To their credit, most organizations are attempting to address how they interact with their customers in their contact centers. But while organizations understand the concept at its highest levels, frequently their solution designs fail to grasp how customers actually use their services. The results are often worse than if they never tried to improve their customers’ interactions in the first place.
In just the past few years, consumers have embraced speech-enabled smartphones and virtual assistants. Attention to detail fueled by analytics drives a constant focus on how customers are using these technologies; the analytics behind these services capture behavior over hundreds of millions of interactions—insights that go back into making services more user friendly. Because of the rapid uptick of speech-enabled personal assistants, consumers are developing expectations of speech-enabled services that do not match what the old designs used in contact centers can offer. It is becoming so important, then, to review and update all contact center speech solutions to meet users’ expectations.
An example of this was my use of an e-commerce payment service over the holidays. I called their contact center while many others were doing the same. The queue time was more than 30 minutes, so I chose a callback option. Getting to that point was painful. The service’s IVR did not allow barge-in; unlike anything provided by Google, Alexa, Siri, or Cortana, the IVR made me endure long prompts without the ability to speak up. At first I simply let the prompts play and answered when they were complete. After a while, though, I was just another raging consumer, angry about this rotten technology, talking over the prompts, causing it to treat me even worse in return. No barge-in was design flaw No. 1.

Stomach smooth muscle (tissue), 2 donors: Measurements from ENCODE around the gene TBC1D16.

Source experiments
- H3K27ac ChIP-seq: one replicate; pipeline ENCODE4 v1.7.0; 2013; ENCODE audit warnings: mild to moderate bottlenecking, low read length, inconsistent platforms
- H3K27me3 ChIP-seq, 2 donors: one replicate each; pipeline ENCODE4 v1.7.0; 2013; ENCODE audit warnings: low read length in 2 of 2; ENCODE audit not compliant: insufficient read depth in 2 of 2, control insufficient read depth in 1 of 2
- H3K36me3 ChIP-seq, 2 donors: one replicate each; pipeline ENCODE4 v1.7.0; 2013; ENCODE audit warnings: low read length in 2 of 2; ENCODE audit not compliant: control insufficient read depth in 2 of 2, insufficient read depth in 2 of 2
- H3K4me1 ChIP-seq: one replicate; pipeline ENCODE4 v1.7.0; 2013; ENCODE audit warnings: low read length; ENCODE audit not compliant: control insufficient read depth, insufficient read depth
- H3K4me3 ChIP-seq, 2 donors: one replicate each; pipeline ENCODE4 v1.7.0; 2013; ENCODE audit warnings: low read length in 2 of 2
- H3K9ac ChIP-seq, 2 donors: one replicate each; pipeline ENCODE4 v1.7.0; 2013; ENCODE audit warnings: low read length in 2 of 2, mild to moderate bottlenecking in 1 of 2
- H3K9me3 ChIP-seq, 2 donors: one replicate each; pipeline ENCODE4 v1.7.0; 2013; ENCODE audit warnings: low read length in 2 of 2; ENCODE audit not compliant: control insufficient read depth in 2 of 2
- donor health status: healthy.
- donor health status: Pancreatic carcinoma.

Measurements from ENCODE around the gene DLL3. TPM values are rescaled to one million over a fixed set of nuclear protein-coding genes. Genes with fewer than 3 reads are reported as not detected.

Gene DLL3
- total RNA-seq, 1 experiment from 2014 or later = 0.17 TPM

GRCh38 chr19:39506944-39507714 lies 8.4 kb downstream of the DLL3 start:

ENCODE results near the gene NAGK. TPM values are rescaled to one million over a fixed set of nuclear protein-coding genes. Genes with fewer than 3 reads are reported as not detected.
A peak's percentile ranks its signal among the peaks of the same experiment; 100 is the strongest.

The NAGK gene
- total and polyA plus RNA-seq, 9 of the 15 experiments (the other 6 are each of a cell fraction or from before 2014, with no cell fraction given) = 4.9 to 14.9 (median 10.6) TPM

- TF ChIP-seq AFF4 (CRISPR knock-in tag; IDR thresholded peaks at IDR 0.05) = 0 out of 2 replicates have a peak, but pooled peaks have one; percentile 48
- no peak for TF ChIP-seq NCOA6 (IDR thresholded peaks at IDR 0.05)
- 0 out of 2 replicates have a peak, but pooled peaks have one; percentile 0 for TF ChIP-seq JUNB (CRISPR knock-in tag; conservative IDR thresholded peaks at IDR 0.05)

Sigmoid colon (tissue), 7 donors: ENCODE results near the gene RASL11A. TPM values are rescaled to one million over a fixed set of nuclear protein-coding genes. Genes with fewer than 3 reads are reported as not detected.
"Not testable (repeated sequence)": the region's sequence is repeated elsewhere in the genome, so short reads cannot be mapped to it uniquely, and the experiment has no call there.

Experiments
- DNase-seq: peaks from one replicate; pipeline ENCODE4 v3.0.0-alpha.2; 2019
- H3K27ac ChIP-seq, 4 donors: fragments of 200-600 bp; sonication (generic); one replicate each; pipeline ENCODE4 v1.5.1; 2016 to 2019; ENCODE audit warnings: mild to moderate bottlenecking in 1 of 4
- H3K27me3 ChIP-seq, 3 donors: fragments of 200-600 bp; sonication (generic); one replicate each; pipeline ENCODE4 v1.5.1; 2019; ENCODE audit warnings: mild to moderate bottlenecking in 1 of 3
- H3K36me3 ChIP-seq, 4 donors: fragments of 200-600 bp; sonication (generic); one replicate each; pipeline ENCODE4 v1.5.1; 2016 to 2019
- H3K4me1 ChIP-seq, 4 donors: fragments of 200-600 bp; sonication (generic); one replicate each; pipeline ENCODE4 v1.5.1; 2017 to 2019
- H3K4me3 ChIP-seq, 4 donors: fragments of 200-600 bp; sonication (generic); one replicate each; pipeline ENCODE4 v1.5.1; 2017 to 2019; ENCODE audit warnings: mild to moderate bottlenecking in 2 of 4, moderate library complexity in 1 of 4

The callback defaulted to the number I called from; it had no prompt for an alternate number to reach. Unfortunately, the number I called from was busy with me trying to find other avenues. Therefore, I missed two callbacks. Simply assuming the number I called from was the only number appropriate to call back to was design flaw No. 2. I called back on another phone and got the same tedious run-around in the IVR until I was placed back into the queue. The wait now was 50 minutes. Upon a successful callback, the ACD dropped the call during a transfer to an agent. This resulted in my third call, and more fighting with the IVR. I finally made it through after several hours, but never again will I attempt to use this service.
During this debacle, several clues about what they were doing on the technical front presented themselves; it appeared to be a “home-brewed” callback solution. This is a classic case of set-and-forget.
Concurrently, my wife was calling a large airline’s contact center, known for its customer-friendly culture. Due to the impending holidays, its call wait times were long and she too agreed to receive a callback. She had no speech recognition barriers; she was quite happy with the offered callback service and had full confidence it would work. That is, until late in the day when she had not received a callback, and now timing was becoming urgent. Another call in, another callback offered, and this time she declined it. After waiting in queue for more than an hour, she connected to a customer service rep who informed her that the airline abandons callbacks if the queue is longer than 60 minutes. “It says it somewhere on the website!” Yes, it does, deeply buried on the site, and not mentioned anywhere in its voice channel. That airline went from Great to Hate in our home in one day.
In both cases, it appears that the companies are trying to offer customer-friendly service, but their lack of constantly reviewing their service and ensuring that it meets customers’ usage habits and expectations ends up exacerbating problems and producing negative views.
Relying on experienced cloud-enabled callback providers such as Fonolo or Virtual Hold will ensure that customers view callbacks positively—and not as yet another way to keep from talking with customers.